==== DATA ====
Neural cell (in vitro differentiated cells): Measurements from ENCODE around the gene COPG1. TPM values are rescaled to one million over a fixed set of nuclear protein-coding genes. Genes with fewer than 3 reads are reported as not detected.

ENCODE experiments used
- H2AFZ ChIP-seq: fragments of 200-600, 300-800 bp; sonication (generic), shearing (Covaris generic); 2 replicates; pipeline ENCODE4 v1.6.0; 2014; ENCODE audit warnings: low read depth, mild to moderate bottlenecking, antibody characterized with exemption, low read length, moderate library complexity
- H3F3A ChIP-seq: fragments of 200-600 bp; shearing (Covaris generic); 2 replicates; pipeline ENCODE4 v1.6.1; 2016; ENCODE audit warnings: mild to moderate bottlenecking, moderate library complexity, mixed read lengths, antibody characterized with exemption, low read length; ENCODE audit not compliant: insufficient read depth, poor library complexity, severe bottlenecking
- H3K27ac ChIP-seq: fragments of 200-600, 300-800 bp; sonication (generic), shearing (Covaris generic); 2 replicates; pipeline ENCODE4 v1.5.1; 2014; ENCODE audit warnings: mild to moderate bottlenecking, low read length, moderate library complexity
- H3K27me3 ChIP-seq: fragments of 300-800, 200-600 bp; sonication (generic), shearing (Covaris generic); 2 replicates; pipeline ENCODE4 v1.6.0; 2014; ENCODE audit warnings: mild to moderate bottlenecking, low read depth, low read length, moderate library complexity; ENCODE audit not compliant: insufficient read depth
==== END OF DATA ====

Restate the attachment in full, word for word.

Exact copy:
Neural cell (in vitro differentiated cells): Measurements from ENCODE around the gene COPG1. TPM values are rescaled to one million over a fixed set of nuclear protein-coding genes. Genes with fewer than 3 reads are reported as not detected.

ENCODE experiments used
- H2AFZ ChIP-seq: fragments of 200-600, 300-800 bp; sonication (generic), shearing (Covaris generic); 2 replicates; pipeline ENCODE4 v1.6.0; 2014; ENCODE audit warnings: low read depth, mild to moderate bottlenecking, antibody characterized with exemption, low read length, moderate library complexity
- H3F3A ChIP-seq: fragments of 200-600 bp; shearing (Covaris generic); 2 replicates; pipeline ENCODE4 v1.6.1; 2016; ENCODE audit warnings: mild to moderate bottlenecking, moderate library complexity, mixed read lengths, antibody characterized with exemption, low read length; ENCODE audit not compliant: insufficient read depth, poor library complexity, severe bottlenecking
- H3K27ac ChIP-seq: fragments of 200-600, 300-800 bp; sonication (generic), shearing (Covaris generic); 2 replicates; pipeline ENCODE4 v1.5.1; 2014; ENCODE audit warnings: mild to moderate bottlenecking, low read length, moderate library complexity
- H3K27me3 ChIP-seq: fragments of 300-800, 200-600 bp; sonication (generic), shearing (Covaris generic); 2 replicates; pipeline ENCODE4 v1.6.0; 2014; ENCODE audit warnings: mild to moderate bottlenecking, low read depth, low read length, moderate library complexity; ENCODE audit not compliant: insufficient read depth